32 Little West 12th Street – Meat Packing District

VIA BUS STOP - This is a newcomer. The outpost of the Japanese Onward Kashimaya might prove to be a hit. Any store that carries Hussein Chalayn gets props from me, regardless. Other highlights include Ann-Valerie Hash and Viktor+Rolf. Women's only for now. They should get the menswear next spring.
172 Mercer St at Houston - SoHo

BARNEYS – Well, I guess I don’t have to tell you about this one. However, I go there for different reasons than the bubbleheads from Sex and the City. I like their service – none-intrusive, yet helpful. Their selection can vary by season from wonderful to so-so. What I like about Barneys is that they are willing to take a chance on an upcoming designer, as they’ve done with Label Under Construction, Ato and Cloak. They also don’t have problems dropping one (in my shopping history they’ve dropped the menswear by Ann Demeulemeester, Raf Simons, Carpe Diem, Carol Christian Poell, etc.), but hey – if one has to choose from the big bad department stores – Barneys is way better than the rest.
Men’s highlights – Dries van Noten, Martin Margiela, Comme des Garcons Homme Plus/Evergreen/Shirt, Junya Watanabe (unexplainably stuck on the 5th floor, while the rest of the designers is on the 3rd), Yohji Yamamoto, Issey Miyake, Dior Homme, Alexander McQueen, Rick Owens, Carpe Diem, Premiata and Collection Privee? footwear.
Women’s highlights – Ann Demeulemeester, Martin Margiela, Yohji Yamamoto, Comme des Garcons, Junya Watanabe, Boudicca, Rochas, Dries van Noten, Veronique Branqhuino, Rick Owens.
Madison and East 61st – Upper East Side

Friday, September 09, 2005

Designer Profile: Ann Demeulemeester News: I missed a Stephan Schneider show!

Designer Profile: Ann Demeulemeester

I guess I wouldn’t be true to myself if my first post (after the introduction) would have to be about other than my favorite designer, Ann Demeulemeester. Ann is my fashion love. Her incredibly romantic, androgynous style touches me like no other. Her designs are intelligent; the amount of thought she puts in them is amazing;

“I want to cut nonchalance into my clothes. To do that, you have to work with balance. For example, a jacket pocket will hang differently after you've put things in it. Clothes will eventually take the shape of your body — a favorite coat will have a completely different soul than an identical jacket before it has been worn. The idea that garments are alive is a big inspiration. I want to fill them with soul. I've worked on that for a long time through the cut, the fabrics, and the treatments. I want to create the shape of your arm in the sleeve of the jacket.”

Ann loves layering, and primarily works with black and white colors. Her signature, neo-gothic rock-n-roll look is unmistakable, and gives an edge to her collections. I think Ann is also a master of the moving silhouette. The way she cuts, along with her omnipresent use of tassels, buckles, and strings creates a sweeping, exciting movement. Yet, Ann manages to keep a sense of a soft romance in her clothes, and it is that mélange of soft edge, the masculine femininity, the dark romance that makes her a true artist – a designer with a clear philosophy and a strong identity. She never bows to trends, although trends sometimes intersect with her collections. She does not advertise. She lets the clothes speak for themselves, and to me they speak in the most beautiful voice.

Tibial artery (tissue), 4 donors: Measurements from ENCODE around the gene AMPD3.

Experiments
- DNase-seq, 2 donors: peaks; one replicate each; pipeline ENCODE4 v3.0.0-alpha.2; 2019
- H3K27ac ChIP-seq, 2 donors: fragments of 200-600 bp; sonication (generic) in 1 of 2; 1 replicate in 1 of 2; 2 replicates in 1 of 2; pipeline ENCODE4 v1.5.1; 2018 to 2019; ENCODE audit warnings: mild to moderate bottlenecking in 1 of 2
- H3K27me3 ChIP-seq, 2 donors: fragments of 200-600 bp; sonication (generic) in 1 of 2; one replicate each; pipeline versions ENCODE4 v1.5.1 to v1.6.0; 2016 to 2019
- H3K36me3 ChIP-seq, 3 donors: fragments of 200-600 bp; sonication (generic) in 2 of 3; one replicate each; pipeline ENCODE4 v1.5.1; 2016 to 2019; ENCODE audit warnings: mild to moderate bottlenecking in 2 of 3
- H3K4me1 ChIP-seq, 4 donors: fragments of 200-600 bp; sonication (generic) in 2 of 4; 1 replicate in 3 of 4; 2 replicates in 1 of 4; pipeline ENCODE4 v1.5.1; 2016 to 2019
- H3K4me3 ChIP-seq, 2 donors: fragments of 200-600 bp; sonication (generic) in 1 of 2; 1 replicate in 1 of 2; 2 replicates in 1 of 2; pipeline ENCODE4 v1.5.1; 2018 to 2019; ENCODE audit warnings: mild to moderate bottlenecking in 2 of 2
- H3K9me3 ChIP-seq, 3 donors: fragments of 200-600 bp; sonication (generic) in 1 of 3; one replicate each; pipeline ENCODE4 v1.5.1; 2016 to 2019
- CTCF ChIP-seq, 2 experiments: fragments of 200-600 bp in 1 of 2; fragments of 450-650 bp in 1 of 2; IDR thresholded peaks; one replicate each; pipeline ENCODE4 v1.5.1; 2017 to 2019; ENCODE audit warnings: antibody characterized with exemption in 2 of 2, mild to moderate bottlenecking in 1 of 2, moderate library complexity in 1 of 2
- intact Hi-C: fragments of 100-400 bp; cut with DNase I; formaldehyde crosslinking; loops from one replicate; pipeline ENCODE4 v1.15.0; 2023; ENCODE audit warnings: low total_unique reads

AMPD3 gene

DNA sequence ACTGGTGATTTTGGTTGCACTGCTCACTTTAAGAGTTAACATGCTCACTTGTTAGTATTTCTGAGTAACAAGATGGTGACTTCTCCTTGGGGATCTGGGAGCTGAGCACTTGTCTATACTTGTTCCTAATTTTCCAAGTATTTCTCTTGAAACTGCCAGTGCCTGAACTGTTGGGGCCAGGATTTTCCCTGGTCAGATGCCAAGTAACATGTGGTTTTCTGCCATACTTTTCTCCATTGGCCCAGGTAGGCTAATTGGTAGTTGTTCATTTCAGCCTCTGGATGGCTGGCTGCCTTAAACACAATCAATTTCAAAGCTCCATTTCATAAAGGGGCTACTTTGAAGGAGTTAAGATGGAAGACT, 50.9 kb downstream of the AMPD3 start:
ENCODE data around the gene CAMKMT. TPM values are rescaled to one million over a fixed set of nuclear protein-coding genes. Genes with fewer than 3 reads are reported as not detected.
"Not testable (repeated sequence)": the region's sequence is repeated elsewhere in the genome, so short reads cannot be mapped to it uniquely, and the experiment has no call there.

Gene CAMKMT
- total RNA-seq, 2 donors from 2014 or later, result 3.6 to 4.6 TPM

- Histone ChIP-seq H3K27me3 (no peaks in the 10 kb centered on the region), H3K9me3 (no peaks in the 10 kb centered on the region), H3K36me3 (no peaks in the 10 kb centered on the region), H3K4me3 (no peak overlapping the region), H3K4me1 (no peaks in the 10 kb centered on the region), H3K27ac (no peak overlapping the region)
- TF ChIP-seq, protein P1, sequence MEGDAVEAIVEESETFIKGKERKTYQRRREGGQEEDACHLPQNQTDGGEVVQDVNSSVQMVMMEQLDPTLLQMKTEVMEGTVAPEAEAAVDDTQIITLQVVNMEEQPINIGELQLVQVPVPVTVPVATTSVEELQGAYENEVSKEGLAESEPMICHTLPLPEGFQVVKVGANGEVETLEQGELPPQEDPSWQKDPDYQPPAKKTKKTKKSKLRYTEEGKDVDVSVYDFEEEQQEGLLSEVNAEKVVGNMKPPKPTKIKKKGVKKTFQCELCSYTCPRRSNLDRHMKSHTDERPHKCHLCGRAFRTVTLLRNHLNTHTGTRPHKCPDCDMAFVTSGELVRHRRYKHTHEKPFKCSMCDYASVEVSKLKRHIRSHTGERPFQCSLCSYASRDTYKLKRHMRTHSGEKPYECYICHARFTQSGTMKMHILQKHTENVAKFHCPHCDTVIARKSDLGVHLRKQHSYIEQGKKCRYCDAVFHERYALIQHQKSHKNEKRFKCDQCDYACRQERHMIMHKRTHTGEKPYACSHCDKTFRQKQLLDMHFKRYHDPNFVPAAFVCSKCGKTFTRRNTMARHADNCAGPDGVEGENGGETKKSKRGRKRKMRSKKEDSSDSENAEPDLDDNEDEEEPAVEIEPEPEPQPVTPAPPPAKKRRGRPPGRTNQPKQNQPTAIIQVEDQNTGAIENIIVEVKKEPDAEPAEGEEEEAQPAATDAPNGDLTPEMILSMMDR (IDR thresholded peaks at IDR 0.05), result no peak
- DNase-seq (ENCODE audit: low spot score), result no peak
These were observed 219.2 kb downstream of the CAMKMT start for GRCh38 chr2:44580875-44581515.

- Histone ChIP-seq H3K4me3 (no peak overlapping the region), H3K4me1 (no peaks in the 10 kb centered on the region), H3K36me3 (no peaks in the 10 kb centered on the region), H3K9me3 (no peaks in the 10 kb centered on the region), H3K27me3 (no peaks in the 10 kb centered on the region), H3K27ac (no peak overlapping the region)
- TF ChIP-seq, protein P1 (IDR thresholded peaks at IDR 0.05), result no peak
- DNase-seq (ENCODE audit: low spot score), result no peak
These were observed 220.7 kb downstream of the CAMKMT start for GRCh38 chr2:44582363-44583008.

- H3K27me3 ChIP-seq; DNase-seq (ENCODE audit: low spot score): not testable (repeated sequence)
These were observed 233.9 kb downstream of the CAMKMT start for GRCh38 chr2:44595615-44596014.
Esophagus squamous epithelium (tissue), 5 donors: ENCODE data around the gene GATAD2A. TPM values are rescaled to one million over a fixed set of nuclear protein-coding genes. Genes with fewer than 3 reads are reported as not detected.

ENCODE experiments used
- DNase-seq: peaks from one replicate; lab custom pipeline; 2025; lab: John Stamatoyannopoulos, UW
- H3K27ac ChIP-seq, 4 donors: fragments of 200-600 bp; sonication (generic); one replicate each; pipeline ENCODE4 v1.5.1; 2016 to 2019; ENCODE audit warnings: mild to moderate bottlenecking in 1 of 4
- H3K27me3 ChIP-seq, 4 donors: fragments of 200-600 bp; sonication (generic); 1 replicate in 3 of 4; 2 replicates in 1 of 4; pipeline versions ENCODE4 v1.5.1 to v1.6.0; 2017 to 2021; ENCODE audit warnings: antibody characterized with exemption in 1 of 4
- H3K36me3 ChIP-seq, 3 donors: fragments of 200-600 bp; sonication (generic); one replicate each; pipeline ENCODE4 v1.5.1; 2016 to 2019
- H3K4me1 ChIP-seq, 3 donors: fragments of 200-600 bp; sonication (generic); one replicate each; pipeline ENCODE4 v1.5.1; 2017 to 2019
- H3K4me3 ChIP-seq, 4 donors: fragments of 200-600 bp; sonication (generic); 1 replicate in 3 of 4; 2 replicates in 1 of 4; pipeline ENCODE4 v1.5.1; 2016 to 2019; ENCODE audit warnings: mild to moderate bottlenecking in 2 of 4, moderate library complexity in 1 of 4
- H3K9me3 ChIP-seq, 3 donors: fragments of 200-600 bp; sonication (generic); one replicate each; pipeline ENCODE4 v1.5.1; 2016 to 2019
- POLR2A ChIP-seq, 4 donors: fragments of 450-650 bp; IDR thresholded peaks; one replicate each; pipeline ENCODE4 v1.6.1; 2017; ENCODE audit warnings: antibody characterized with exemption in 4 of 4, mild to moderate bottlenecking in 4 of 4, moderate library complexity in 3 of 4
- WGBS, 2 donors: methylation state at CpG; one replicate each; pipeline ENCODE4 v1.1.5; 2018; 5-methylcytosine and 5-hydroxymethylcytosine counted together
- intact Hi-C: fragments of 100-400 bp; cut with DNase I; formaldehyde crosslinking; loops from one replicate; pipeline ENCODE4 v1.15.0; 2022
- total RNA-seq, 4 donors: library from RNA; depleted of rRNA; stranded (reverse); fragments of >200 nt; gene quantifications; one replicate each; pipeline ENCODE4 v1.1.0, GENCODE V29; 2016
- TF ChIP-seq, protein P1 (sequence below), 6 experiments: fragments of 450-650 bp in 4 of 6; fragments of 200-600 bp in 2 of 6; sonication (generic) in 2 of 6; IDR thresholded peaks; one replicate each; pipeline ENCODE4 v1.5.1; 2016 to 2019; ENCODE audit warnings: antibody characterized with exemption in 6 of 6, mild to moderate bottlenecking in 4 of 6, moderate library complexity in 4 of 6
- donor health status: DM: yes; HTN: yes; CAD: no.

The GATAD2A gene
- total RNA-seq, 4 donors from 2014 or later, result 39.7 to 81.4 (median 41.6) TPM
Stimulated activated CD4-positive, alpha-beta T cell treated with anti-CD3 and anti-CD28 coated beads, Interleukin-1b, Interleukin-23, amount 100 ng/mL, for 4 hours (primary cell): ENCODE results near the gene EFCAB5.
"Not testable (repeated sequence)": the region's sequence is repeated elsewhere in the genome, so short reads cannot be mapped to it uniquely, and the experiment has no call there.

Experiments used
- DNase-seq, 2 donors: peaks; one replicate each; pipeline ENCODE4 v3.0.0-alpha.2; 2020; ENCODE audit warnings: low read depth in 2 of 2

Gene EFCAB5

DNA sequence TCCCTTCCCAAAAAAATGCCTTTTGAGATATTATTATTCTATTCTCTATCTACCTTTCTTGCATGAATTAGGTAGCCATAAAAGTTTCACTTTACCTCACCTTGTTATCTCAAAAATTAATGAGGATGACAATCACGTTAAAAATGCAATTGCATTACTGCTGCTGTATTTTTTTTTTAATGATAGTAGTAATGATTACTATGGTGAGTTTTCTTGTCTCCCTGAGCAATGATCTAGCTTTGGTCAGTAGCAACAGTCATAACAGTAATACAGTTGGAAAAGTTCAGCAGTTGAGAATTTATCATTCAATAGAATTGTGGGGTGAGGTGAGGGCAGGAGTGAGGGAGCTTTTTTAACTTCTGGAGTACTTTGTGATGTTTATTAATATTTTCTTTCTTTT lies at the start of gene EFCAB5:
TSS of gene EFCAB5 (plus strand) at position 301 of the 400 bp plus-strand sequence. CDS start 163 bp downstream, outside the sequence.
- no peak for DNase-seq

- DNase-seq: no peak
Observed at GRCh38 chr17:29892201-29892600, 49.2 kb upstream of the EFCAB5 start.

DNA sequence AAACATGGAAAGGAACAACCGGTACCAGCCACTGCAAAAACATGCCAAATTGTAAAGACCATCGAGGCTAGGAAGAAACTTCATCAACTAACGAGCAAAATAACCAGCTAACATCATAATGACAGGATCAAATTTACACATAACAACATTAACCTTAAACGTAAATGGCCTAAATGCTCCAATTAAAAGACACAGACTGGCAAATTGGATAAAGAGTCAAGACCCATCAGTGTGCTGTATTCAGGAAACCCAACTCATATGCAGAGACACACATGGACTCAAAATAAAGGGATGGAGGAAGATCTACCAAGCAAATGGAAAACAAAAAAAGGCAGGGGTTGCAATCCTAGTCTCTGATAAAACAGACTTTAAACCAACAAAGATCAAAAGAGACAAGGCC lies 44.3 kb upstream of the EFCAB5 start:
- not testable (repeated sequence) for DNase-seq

A bit of the bio:

Ann graduated in 1981 from the fashion department of the Royal Academy of Art. She was one of the (in)famous Belgian Six, who have brought a fresh wave into world fashion. She produced her first for-sale collection in 1987. Her first catwalk fashion show took place in Paris in 1992. She launched her menswear line in 1998. She originally showed the menswear mixed with the women’s collections. Ann held her first standalone menswear show several months ago in Paris.

You can read the two available interviews with Ann by following these links:

Index Magazine

Here are some memorable images from her past and present work.

Spring/Summer 1992

Spring/Summer 1993

Spring/Summer 1996

Spring/Summer 1998

Fall/Winter 1999

Fall/Winter 2000

Fall/Winter 2001

Fall/Winter 2002

Spring/Summer 2003

Fall/Winter 2004

Spring/Summer 2005

Fall/Winter 2005

News: I missed the Stephan Schneider Show!!!

Let's face it, in the daft and drab circus that passes for a fashion week in New York, there are almost no shows that a discerning fashion critic would want to attend. I'll let others sneer at JLO & Co, though. I have access to virtually any show in Bryant Park thanks to a friend of mine, but I am not going to any - I simply couldn't be bothered. The only two shows I wanted to see were Cloak and Boudicca, but they don't show in Bryant Park. Imagine then my horror when I checked my Yahoo email yesterday to find out that I was invited to a surprise Stephan Schneider (who is one of the more interesting designers of the new Belgian breed) show and afterparty at Gigantic Brand the day before. Gee, thanks. Who the hell sends out an invite the day of the show?! Yes, I'm pissed.

Thursday, September 08, 2005

Welcome to the Fashion Critic blog.

My goal is to create a blog that will examine and comment on fashion in general and on its cultural underpinnings. Fashion has a unique position because it stands at the intersection of art, utility, and commerce. The purpose of this blog is to explore all three sides. I have a great amount of experience and knowledge in that field, so I trust that you'll find a lot of interesting and new information here. I will post about my views on fashion, about my favorite and non-favorite designers, about fashion-related books and art exhibitions, about interesting stores I've come across, about fashion news, and so forth. I will try to do this in a critical and objective manner. However, I'm just a human, and I am bound to express my feelings, failry or not. To give you an indication of what this blog will be like - if you are a fan of the Japanese and Belgian fashion - you will feel right at home here.

Now for what this blog is not. I am not a fan of most mainstream designers and celebrities who exploit fashion solely for their own material benefit. I think they are a disease. So, you will not see me praising Louis Vuitton and Tom Ford here. This is also not a blog where you will see the latest Paris Hilton-like fashion pictures.

I will try to post at least once a week, but hopefully more often. Stay tuned and I hope you will enjoy it.


Fashion Critic